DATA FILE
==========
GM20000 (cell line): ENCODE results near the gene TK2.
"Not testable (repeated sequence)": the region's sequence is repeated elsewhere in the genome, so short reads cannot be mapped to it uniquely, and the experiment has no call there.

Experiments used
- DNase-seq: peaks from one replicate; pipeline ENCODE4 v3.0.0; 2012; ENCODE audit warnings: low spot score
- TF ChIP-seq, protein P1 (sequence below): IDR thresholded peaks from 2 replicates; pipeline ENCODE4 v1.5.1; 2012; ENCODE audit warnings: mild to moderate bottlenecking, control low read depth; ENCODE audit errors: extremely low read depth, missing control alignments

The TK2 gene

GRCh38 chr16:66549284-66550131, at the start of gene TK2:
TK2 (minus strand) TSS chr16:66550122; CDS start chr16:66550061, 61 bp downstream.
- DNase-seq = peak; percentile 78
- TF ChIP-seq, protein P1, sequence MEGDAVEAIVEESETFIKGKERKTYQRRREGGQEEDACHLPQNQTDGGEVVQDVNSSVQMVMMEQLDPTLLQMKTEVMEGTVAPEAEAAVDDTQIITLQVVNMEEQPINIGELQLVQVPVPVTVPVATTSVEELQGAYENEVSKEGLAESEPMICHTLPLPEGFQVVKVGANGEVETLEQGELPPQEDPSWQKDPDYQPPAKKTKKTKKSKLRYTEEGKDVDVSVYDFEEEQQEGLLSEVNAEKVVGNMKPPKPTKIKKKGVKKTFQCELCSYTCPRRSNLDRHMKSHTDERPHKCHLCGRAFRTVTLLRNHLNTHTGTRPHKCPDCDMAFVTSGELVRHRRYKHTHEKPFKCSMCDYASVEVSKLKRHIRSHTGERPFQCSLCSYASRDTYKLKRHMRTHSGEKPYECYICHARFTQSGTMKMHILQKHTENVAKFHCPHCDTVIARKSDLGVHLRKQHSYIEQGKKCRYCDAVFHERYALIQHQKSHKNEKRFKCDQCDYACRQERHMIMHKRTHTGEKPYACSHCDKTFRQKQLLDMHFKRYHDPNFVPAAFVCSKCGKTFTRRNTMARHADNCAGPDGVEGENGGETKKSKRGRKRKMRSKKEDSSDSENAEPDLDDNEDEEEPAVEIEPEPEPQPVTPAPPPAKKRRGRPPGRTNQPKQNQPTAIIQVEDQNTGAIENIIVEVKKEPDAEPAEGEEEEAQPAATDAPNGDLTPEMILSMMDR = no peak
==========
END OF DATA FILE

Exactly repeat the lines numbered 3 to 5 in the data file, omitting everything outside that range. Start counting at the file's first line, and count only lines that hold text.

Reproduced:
Experiments used
- DNase-seq: peaks from one replicate; pipeline ENCODE4 v3.0.0; 2012; ENCODE audit warnings: low spot score
- TF ChIP-seq, protein P1 (sequence below): IDR thresholded peaks from 2 replicates; pipeline ENCODE4 v1.5.1; 2012; ENCODE audit warnings: mild to moderate bottlenecking, control low read depth; ENCODE audit errors: extremely low read depth, missing control alignments